Wednesday, January 1, 2020

Rum Runners!

Savannah is world-famous for her history, her architecture, and her “go-cup” law – which encourages visitors to stroll the streets drink in hand. While almost every other city in America tries to keep consumption undercover, here in Savannah folks drink out in the open. In broad daylight.

Savannah mixed with hard-liquor before, during, and after the Trustees enacted their prohibition on rum.  The later loosening of their restriction was seen as a way to help the Salzburgers at New Ebenezer and other timber-rich Georgians sell lumber in the West Indies.  The timber-merchants needed a market for their products; the planters at Barbados needed lumber as they had cleared the island to grow sugar cane. The logical way for Barbadians to pay for this lumber was with molasses or the rum which was made from it.

As the decades unwound, the Baptists living in rural Georgia wanted to go “dry,” but Savannah was mighty thirsty.  Indeed, when the state of Georgia outlawed spirits in 1908 - 12 years before the 19th Amendment banned the production and sale of alcohol nationwide – Savannah and Chatham County considered seceding from the state and creating a separate Sovereign State of Chatham!

“When seceding was unsuccessful, Savannah became the unofficial headquarters for illegal imbibing … ‘Savannah’s location was perfect for moonshining, rum-running, and receiving bootleg. Moonshiners would make the bootleg liquor in the marshes, where it was easy to hide the stills, then they would run it through the narrow waterways out to the ocean and make a run for the international water line, about 3 miles out. They would also make pick-ups in international waters and then rush them back to waiting cars in the marsh.’ Al Capone looked to Savannah garage owner Sherman ‘Moose’ Helmey to make his rum-running cars, adding secret compartments and adjusting the suspension to make the car appear to be running light with a full load.” From Bootleggers and Bourbon at

As Rusty Fleetwood pointed out in “Tidecraft,” our creeks, rivers and sounds are now playgrounds, but once they were a matter of life and death. While it might have been all oysters, shrimp and crabs during the day, at night it was boatloads of booze running our creeks.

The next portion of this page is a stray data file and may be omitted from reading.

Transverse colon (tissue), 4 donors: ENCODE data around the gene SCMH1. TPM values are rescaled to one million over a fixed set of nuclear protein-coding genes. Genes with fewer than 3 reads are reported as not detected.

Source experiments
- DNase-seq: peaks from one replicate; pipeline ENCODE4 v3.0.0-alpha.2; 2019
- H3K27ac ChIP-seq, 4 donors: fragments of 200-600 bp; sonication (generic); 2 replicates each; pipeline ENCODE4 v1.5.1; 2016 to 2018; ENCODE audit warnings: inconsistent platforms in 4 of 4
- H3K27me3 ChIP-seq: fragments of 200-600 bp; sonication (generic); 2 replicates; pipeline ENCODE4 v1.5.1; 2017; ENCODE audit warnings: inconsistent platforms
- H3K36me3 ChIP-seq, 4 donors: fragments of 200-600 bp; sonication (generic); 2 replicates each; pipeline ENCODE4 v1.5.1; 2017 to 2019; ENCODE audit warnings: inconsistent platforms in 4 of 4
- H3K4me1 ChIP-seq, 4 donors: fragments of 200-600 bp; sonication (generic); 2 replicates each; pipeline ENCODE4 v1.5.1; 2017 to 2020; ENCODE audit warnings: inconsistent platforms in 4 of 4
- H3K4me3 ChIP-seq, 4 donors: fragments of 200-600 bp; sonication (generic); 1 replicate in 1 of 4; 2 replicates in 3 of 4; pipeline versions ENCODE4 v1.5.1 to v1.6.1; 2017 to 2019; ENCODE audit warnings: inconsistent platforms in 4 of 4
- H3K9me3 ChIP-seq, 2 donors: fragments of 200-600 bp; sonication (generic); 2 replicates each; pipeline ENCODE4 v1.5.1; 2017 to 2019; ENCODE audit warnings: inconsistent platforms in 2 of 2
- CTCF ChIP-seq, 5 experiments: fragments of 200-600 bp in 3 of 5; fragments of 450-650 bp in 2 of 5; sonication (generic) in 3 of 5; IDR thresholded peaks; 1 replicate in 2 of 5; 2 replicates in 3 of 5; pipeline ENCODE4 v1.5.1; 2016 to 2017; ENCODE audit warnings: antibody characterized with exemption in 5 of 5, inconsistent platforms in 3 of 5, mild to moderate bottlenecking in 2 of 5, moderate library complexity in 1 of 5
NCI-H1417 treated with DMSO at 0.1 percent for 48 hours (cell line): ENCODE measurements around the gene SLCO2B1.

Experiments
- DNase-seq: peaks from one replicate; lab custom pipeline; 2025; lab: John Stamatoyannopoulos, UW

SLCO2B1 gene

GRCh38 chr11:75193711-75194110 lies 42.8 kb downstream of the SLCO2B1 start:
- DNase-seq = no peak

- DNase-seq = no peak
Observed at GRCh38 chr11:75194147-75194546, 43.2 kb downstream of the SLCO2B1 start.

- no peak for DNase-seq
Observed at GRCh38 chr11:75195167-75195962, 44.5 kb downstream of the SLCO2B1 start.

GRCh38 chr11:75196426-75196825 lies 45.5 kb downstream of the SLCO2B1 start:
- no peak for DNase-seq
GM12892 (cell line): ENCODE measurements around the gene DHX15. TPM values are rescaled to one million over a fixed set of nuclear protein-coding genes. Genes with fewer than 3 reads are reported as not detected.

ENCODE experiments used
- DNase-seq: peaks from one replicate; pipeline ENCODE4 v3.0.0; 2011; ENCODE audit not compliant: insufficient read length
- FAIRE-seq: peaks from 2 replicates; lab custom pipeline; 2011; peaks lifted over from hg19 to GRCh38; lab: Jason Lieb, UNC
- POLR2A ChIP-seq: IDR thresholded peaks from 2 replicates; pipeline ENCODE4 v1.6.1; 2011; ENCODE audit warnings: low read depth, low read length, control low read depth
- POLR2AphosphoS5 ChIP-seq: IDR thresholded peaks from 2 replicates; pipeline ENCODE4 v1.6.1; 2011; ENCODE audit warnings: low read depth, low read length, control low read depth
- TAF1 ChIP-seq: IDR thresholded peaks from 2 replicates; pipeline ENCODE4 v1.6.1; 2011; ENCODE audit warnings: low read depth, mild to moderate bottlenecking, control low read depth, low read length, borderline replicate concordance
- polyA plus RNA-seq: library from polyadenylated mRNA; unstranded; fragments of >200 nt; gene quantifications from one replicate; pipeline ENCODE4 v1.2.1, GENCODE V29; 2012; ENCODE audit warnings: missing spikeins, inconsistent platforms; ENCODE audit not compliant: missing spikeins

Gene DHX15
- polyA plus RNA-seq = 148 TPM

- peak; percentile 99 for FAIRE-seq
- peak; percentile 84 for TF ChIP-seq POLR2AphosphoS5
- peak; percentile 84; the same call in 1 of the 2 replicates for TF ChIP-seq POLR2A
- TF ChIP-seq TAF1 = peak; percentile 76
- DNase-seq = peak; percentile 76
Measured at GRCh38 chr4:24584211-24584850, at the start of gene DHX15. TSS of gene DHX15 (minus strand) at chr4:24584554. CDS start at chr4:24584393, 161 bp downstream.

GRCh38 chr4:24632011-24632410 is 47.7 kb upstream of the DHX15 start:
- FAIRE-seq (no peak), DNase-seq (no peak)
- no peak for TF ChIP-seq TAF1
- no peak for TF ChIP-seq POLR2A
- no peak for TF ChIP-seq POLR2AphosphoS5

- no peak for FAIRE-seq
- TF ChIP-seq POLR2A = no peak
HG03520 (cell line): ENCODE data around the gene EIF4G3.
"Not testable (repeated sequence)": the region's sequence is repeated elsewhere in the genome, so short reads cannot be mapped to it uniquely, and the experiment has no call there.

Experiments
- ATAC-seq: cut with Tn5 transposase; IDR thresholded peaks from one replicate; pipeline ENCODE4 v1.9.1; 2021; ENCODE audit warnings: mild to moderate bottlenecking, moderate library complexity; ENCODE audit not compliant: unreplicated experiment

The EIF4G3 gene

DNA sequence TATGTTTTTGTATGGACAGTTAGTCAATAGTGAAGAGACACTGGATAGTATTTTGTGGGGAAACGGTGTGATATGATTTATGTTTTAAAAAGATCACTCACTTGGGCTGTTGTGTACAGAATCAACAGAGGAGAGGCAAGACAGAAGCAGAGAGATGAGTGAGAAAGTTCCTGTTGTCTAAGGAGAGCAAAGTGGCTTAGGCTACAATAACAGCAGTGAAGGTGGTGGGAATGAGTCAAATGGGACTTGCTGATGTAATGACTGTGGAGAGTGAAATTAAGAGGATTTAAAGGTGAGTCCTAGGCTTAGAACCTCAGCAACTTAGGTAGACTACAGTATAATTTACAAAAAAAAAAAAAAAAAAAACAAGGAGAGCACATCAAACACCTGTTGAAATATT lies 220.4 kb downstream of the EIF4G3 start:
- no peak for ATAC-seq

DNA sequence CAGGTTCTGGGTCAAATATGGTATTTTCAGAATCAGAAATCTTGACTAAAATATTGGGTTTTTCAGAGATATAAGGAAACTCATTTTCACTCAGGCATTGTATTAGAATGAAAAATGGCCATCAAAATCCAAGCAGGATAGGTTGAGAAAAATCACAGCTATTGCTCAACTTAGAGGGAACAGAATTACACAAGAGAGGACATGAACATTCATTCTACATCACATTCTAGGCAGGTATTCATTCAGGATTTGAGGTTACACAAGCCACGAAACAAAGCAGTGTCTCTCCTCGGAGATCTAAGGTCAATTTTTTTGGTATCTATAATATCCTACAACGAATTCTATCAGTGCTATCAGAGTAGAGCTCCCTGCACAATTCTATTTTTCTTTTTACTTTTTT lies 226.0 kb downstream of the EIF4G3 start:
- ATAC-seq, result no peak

On her fishing-business website, Captain Judy Helmey writes, “My father was Mr. Sherman Helmey, owner and operator of ‘Helmey's Garage.’  His nickname at the time was ‘Moose.’ During this time Daddy allegedly worked with ‘Big Al Capone.’ … My father's garage sold and repaired automobiles.  In fact, my father was known for his great mechanical ways.  I was told that he could take a regular truck or automobile and install secret compartments in which to transport ‘said Liquor or shipments of sorts.’  His expertise came in handy because after loading the car or truck down with a shipment it never showed. According to sources my father tampered with the springs making them hold a lot more.“ From

The demand for spirits spanned the socioeconomic spectrum. Whether rich or poor – everyone wanted a drink. Common folk imbibed at Speakeasies and locker-bars; the upper crust poured in their parlors. (story continues below)

Today's Rum Runners run to Gilligan's Beverage Center on
Wilmington Island. Great spirits, a world of wine, and cold beverages to boot.
11 Wilmington Village Way, 912 897-2337 Ask for Chris!

In her book “Island Memories,” Marianne Heimes recounted an interview with one of Henry Walthour’s daughters in 2002.  Mr. Walthour was a wealthy Savannah cotton-broker who owned much of the south end of Wilmington Island in the early 1900s. He was a major partner and developer of the landmark General Oglethorpe Hotel, with its Olympic pool and championship golf course. He also had a large home on the Wilmington River with a dock and dock house.

Heimes wrote, “Although this was during Prohibition, Henry Walthour managed to smuggle whiskey back after stays at the family’s Quebec home. Combined with the local white lightning the whiskey made a fine Chatham Artillery Punch that packed quite a wallop.”